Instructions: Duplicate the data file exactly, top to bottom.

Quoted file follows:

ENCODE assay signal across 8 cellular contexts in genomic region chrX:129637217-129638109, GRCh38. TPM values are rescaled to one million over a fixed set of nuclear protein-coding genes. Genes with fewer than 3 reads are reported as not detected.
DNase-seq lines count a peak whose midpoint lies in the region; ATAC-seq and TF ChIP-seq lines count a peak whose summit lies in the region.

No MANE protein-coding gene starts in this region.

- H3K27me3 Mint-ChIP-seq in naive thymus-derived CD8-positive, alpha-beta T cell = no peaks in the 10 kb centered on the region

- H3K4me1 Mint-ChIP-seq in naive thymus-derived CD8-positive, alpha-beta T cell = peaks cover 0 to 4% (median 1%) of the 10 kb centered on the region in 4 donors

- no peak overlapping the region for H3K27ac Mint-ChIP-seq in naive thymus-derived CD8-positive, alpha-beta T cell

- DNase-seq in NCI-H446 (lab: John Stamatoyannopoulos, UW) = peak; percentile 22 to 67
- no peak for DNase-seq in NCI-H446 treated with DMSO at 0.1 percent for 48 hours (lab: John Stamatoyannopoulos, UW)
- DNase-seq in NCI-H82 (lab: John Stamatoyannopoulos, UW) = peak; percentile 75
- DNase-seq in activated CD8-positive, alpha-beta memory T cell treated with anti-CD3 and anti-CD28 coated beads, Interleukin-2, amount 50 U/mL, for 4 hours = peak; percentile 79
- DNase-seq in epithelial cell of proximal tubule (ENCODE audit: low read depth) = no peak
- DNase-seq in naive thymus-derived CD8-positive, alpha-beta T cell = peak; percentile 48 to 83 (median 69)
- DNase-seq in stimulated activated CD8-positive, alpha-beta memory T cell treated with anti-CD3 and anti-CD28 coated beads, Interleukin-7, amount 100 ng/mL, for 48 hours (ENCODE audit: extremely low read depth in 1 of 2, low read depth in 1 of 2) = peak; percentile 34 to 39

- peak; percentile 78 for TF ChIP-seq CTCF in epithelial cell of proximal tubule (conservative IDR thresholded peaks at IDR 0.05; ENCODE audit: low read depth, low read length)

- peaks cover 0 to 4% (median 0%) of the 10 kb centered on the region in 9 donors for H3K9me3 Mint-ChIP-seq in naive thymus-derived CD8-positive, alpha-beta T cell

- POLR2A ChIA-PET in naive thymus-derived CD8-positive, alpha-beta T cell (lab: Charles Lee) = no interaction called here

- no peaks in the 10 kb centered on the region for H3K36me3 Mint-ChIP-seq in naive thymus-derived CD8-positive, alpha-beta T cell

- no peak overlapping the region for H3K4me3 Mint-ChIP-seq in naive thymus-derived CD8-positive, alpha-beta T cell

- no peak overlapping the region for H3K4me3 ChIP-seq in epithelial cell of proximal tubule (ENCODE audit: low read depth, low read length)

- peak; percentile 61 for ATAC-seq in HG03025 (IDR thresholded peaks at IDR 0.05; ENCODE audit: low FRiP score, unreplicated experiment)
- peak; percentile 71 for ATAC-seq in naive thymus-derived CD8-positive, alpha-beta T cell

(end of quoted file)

ENCODE assay signal across 8 cellular contexts in genomic region chrX:129637217-129638109, GRCh38. TPM values are rescaled to one million over a fixed set of nuclear protein-coding genes. Genes with fewer than 3 reads are reported as not detected.
DNase-seq lines count a peak whose midpoint lies in the region; ATAC-seq and TF ChIP-seq lines count a peak whose summit lies in the region.

No MANE protein-coding gene starts in this region.

- H3K27me3 Mint-ChIP-seq in naive thymus-derived CD8-positive, alpha-beta T cell = no peaks in the 10 kb centered on the region

- H3K4me1 Mint-ChIP-seq in naive thymus-derived CD8-positive, alpha-beta T cell = peaks cover 0 to 4% (median 1%) of the 10 kb centered on the region in 4 donors

- no peak overlapping the region for H3K27ac Mint-ChIP-seq in naive thymus-derived CD8-positive, alpha-beta T cell

- DNase-seq in NCI-H446 (lab: John Stamatoyannopoulos, UW) = peak; percentile 22 to 67
- no peak for DNase-seq in NCI-H446 treated with DMSO at 0.1 percent for 48 hours (lab: John Stamatoyannopoulos, UW)
- DNase-seq in NCI-H82 (lab: John Stamatoyannopoulos, UW) = peak; percentile 75
- DNase-seq in activated CD8-positive, alpha-beta memory T cell treated with anti-CD3 and anti-CD28 coated beads, Interleukin-2, amount 50 U/mL, for 4 hours = peak; percentile 79
- DNase-seq in epithelial cell of proximal tubule (ENCODE audit: low read depth) = no peak
- DNase-seq in naive thymus-derived CD8-positive, alpha-beta T cell = peak; percentile 48 to 83 (median 69)
- DNase-seq in stimulated activated CD8-positive, alpha-beta memory T cell treated with anti-CD3 and anti-CD28 coated beads, Interleukin-7, amount 100 ng/mL, for 48 hours (ENCODE audit: extremely low read depth in 1 of 2, low read depth in 1 of 2) = peak; percentile 34 to 39

- peak; percentile 78 for TF ChIP-seq CTCF in epithelial cell of proximal tubule (conservative IDR thresholded peaks at IDR 0.05; ENCODE audit: low read depth, low read length)

- peaks cover 0 to 4% (median 0%) of the 10 kb centered on the region in 9 donors for H3K9me3 Mint-ChIP-seq in naive thymus-derived CD8-positive, alpha-beta T cell

- POLR2A ChIA-PET in naive thymus-derived CD8-positive, alpha-beta T cell (lab: Charles Lee) = no interaction called here

- no peaks in the 10 kb centered on the region for H3K36me3 Mint-ChIP-seq in naive thymus-derived CD8-positive, alpha-beta T cell

- no peak overlapping the region for H3K4me3 Mint-ChIP-seq in naive thymus-derived CD8-positive, alpha-beta T cell

- no peak overlapping the region for H3K4me3 ChIP-seq in epithelial cell of proximal tubule (ENCODE audit: low read depth, low read length)

- peak; percentile 61 for ATAC-seq in HG03025 (IDR thresholded peaks at IDR 0.05; ENCODE audit: low FRiP score, unreplicated experiment)
- peak; percentile 71 for ATAC-seq in naive thymus-derived CD8-positive, alpha-beta T cell